Definitions

from The American Heritage® Dictionary of the English Language, 4th Edition

  • n. A morally unprincipled person.
  • n. One who is predestined to damnation.
  • adj. Morally unprincipled; shameless.
  • adj. Rejected by God and without hope of salvation.
  • transitive v. To disapprove of; condemn.
  • transitive v. To abandon to eternal damnation. Used of God.

from Wiktionary, Creative Commons Attribution/Share-Alike License

  • adj. Rejected; cast off as worthless.
  • adj. Rejected by God; damned, sinful.
  • adj. Immoral, having no religious or principled character.
  • n. One rejected by God; a sinful person.
  • n. An individual with low morals or principles.
  • v. To have strong disapproval of something; to condemn.
  • v. Of God: to abandon or reject, to deny eternal bliss.
  • v. To refuse, set aside.

from the GNU version of the Collaborative International Dictionary of English

  • adj. Not enduring proof or trial; not of standard purity or fineness; disallowed; rejected.
  • adj. Abandoned to punishment; hence, morally abandoned and lost; given up to vice; depraved.
  • adj. Of or pertaining to one who is given up to wickedness.
  • n. One morally abandoned and lost.
  • transitive v. To disapprove with detestation or marks of extreme dislike; to condemn as unworthy; to disallow; to reject.
  • transitive v. To abandon to punishment without hope of pardon.

from The Century Dictionary and Cyclopedia

  • To disapprove vehemently; contemn strongly; condemn; reject.
  • To abandon to vice or punishment, or to hopeless ruin or destruction. See reprobation, 3.
  • Synonyms To reprehend, censure. See reprobate, a.
  • Disallowed; disapproved; rejected; not enduring proof or trial.
  • Abandoned in sin; morally abandoned; depraved; characteristic of a reprobate.
  • Expressing disapproval or censure; condemnatory.
  • Synonyms profligate, etc. (see abandoned), vitiated, corrupt, hardened, wicked, base, vile, cast away, graceless, shameless.
  • n. One who is very profligate or abandoned; a person given over to sin; one lost to virtue and religion; a wicked, depraved wretch.

from WordNet 3.0 Copyright 2006 by Princeton University. All rights reserved.

  • n. a person without moral scruples
  • v. express strong disapproval of
  • v. reject (documents) as invalid
  • adj. deviating from what is considered moral or right or proper or good
  • v. abandon to eternal damnation

Etymologies

From Middle English, condemned, from Late Latin reprobātus, past participle of reprobāre, to reprove : Latin re-, opposite; see re- + Latin probāre, to approve; see prove.
(American Heritage® Dictionary of the English Language, Fourth Edition)
From Latin reprobatus ("disapproved, rejected, condemned"), past participle of reprobare. (Wiktionary)
From Latin reprobare. (Wiktionary)

Examples

  • To her surprise Patty noticed that there was affection rather than disapprobation in the word reprobate, and she answered a trifle stiffly: "The Wattses are all well, I think: but, as for Mr. Holland,

    The Gold Girl

  • It is an absurd assertion, that "the demerits of the reprobate are the subordinate means of bringing them onward to destined destruction."

    The Works of James Arminius, Vol. 2

  • For they are heard for those who are predestined, not for those who are foreknown as reprobate; just in the same way as when we correct our brethren, such corrections avail among the predestinate but not among the reprobate, according to the words: _No man can correct whom He hath despised.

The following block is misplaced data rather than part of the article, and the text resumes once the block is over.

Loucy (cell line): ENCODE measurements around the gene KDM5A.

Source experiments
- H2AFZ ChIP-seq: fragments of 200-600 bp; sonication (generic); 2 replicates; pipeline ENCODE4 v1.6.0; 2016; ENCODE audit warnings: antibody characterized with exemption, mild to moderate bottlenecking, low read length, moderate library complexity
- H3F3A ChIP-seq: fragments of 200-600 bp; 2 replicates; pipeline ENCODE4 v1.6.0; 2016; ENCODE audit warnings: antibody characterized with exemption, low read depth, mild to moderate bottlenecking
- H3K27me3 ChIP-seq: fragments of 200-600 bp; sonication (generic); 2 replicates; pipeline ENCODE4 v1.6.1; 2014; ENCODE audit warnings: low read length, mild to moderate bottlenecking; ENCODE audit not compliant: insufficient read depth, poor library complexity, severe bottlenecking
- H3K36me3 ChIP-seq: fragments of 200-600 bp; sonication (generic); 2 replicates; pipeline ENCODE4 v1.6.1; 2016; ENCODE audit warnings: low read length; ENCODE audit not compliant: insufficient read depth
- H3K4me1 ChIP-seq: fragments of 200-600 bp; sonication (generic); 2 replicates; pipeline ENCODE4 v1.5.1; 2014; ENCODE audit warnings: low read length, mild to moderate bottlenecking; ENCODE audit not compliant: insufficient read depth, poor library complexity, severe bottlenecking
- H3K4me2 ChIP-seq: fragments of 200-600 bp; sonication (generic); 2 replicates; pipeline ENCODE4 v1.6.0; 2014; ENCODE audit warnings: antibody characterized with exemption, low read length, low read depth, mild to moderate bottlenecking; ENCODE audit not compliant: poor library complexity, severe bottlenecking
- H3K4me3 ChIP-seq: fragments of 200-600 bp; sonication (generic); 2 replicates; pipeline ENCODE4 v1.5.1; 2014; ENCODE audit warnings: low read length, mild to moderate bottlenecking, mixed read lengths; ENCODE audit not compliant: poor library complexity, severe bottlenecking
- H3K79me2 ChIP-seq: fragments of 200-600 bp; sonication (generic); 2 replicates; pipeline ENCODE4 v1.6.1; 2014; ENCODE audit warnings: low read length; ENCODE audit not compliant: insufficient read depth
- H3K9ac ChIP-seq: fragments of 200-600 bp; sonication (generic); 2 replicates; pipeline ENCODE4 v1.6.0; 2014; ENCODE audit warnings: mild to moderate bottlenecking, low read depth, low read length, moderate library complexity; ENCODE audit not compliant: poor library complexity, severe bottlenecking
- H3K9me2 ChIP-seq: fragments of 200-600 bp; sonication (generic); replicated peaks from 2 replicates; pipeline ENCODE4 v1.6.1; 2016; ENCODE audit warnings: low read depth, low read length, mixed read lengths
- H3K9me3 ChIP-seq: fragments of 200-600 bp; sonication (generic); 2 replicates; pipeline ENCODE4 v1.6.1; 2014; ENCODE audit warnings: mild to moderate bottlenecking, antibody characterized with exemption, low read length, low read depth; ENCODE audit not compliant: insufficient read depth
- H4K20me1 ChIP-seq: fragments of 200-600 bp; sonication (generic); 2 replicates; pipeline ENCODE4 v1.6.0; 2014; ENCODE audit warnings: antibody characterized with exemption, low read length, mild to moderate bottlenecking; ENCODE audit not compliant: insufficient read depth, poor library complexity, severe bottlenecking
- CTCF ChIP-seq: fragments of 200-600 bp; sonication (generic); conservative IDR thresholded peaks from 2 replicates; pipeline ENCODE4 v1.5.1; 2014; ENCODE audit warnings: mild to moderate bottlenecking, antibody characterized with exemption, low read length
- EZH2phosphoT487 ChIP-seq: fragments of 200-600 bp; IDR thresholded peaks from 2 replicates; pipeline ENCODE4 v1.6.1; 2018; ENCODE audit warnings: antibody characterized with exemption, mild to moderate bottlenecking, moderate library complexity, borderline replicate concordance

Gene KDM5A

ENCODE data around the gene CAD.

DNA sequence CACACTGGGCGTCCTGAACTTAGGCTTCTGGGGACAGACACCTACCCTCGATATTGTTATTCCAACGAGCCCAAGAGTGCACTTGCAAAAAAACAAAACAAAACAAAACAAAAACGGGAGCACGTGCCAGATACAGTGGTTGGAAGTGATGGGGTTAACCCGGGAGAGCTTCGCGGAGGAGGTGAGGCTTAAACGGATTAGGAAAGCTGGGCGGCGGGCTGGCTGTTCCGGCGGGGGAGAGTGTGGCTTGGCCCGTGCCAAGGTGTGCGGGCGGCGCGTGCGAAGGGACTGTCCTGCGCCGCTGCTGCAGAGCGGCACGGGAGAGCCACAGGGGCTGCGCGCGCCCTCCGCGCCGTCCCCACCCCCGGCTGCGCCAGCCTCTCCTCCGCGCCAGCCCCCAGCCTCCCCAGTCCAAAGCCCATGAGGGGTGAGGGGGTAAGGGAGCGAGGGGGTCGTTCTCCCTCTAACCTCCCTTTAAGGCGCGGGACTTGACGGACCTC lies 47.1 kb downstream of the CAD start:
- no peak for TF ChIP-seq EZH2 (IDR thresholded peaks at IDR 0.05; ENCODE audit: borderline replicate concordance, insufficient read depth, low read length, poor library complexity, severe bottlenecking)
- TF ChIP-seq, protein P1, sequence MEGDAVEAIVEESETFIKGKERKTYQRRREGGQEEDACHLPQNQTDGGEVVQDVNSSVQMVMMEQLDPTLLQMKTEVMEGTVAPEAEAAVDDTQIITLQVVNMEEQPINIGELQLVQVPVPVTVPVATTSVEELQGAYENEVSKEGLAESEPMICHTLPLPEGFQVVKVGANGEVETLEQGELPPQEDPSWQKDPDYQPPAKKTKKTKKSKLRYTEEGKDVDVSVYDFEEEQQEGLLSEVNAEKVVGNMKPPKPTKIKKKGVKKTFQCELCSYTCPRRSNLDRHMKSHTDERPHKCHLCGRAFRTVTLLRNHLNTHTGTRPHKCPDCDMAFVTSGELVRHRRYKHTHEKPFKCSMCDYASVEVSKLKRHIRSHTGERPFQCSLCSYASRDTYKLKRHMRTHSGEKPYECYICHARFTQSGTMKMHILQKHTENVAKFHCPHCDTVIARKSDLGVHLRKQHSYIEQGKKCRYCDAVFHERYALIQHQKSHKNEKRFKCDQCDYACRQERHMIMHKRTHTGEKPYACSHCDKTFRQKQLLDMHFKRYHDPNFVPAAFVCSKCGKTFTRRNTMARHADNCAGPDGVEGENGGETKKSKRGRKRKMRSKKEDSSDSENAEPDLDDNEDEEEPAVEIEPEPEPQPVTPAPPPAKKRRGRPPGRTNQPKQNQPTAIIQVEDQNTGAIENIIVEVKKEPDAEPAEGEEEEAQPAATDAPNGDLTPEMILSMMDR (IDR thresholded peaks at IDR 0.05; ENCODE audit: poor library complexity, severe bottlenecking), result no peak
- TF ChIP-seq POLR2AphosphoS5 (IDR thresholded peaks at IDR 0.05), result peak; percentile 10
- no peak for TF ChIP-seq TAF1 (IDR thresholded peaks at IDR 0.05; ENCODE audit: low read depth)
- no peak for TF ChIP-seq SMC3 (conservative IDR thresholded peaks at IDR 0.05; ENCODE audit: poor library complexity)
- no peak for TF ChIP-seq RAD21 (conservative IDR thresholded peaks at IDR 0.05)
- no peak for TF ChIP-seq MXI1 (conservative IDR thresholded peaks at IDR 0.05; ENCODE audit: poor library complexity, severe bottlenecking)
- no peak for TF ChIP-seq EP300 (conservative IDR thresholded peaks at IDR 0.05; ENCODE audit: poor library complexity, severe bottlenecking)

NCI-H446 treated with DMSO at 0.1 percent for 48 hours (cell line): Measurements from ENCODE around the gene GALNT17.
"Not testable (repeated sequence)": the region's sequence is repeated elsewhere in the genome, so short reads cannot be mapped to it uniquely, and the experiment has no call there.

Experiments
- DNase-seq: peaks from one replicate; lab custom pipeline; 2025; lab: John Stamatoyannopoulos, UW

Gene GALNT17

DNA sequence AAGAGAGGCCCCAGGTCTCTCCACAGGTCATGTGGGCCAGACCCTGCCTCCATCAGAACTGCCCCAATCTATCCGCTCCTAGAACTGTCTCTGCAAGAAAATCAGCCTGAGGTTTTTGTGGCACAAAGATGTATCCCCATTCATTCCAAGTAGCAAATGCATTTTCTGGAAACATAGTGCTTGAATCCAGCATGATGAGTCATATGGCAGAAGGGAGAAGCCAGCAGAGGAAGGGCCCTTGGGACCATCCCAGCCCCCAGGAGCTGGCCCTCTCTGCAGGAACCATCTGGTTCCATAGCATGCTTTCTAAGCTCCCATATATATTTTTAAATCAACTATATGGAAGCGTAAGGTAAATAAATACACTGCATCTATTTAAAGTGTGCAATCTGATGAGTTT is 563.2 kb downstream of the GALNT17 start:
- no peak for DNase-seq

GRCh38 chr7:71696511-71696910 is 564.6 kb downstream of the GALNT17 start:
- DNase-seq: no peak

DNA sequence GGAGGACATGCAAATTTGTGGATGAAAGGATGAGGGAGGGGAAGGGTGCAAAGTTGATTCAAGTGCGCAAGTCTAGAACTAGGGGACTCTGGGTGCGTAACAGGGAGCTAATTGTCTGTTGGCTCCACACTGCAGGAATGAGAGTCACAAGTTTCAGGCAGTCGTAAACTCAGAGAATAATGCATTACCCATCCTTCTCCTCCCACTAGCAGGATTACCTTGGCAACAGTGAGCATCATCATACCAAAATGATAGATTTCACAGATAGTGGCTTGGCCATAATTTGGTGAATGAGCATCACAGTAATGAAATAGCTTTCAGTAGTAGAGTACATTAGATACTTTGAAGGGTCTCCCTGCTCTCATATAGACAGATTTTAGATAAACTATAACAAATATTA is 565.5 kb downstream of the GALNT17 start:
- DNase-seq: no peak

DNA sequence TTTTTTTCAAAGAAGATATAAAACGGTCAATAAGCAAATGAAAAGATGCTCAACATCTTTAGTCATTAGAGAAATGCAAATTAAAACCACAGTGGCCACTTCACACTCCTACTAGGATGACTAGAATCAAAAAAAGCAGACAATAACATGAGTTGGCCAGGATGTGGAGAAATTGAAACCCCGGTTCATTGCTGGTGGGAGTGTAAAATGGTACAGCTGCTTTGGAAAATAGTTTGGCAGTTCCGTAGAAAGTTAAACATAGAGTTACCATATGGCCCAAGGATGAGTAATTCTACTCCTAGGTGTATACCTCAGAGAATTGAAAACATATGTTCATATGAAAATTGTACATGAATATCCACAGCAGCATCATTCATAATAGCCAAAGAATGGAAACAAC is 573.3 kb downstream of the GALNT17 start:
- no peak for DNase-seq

On Prayer and The Contemplative Life

  • God gave them over to a wilfulness in the grossest sins, here called a reprobate mind -- eis adokimon noun, a mind void of all sense and judgment to discern things that differ, so that they could not distinguish their right hand from their left in spiritual things.

    Commentary on the Whole Bible Volume VI (Acts to Revelation)

  • - I reply, But we would agree that the most important issue is, does God call a reprobate person elect to the extent and duration that he is a member of the visible body, or, for that matter, does God call a reprobate person elect to any extent or duration at all?

    Green Baggins

  • Onstage Jason Robards, Mr. Plummer's "reprobate" drinking buddy, "with firewater in his veins," used to continue a story he'd been telling before the curtain went up, interweaving it around the lines of the play.

    On Acting and Acting Up

  • It is supposed to rest upon the sovereignty of God, and certain passages of Scripture, although the word "reprobate" is not found in them.

    The Doctrines of Predestination, Reprobation, and Election

  • And he said not, "reprobate" for he would not "be" reprobate, even though he did not punish, nay rather for this very reason he would be "approved;" ` but even if some suspect us, 'he says, ` on account of our not displaying our power, to be contemptible and cast away, we care nothing for this.

    NPNF1-12. Saint Chrysostom: Homilies on the Epistles of Paul to the Corinthians

  • Compare the equivalent term, "reprobate," Jer 6: 30; 2Co 13: 6.

    Commentary Critical and Explanatory on the Whole Bible

  • Fourth Woe -- against those who confound the distinctions of right and wrong (compare Ro 1: 28), "reprobate," Greek, "undiscriminating: the moral perception darkened." bitter ... sweet -- sin is bitter (Jer 2: 19; 4: 18; Ac 8: 23; Heb 12: 15); though it seem sweet for a time (Pr 9: 17, 18).

    Commentary Critical and Explanatory on the Whole Bible

Comments

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  • heap opprobrium on a reprobate for his lack of probity

    January 28, 2011